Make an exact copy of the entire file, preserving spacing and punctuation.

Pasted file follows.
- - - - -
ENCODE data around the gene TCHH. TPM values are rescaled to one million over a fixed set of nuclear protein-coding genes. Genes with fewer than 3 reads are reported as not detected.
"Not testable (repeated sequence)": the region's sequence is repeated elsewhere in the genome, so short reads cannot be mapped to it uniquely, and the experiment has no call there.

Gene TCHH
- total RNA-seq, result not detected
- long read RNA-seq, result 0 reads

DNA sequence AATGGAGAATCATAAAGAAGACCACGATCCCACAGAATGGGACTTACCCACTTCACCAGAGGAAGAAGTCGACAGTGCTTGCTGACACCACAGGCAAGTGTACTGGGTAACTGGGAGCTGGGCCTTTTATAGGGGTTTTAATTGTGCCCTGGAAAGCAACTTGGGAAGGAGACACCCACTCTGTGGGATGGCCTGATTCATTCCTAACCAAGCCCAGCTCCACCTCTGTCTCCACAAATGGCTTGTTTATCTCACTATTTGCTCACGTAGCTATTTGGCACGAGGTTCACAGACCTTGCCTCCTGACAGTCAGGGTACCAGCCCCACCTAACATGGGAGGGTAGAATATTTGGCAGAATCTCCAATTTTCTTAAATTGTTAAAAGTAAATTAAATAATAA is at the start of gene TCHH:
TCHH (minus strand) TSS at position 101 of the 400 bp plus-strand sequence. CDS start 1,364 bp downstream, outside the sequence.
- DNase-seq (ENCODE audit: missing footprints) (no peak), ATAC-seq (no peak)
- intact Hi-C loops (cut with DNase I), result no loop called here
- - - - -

ENCODE data around the gene TCHH. TPM values are rescaled to one million over a fixed set of nuclear protein-coding genes. Genes with fewer than 3 reads are reported as not detected.
"Not testable (repeated sequence)": the region's sequence is repeated elsewhere in the genome, so short reads cannot be mapped to it uniquely, and the experiment has no call there.

Gene TCHH
- total RNA-seq, result not detected
- long read RNA-seq, result 0 reads

DNA sequence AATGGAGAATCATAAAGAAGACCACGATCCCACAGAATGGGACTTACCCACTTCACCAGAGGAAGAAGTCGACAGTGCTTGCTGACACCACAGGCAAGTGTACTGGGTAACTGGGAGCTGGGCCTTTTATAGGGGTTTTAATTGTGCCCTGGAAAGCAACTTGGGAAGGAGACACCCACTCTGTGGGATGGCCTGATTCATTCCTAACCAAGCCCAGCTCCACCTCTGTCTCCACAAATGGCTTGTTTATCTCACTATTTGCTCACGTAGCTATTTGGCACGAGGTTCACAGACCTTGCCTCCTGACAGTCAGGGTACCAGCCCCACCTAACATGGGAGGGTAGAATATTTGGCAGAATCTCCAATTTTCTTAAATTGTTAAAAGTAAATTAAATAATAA is at the start of gene TCHH:
TCHH (minus strand) TSS at position 101 of the 400 bp plus-strand sequence. CDS start 1,364 bp downstream, outside the sequence.
- DNase-seq (ENCODE audit: missing footprints) (no peak), ATAC-seq (no peak)
- intact Hi-C loops (cut with DNase I), result no loop called here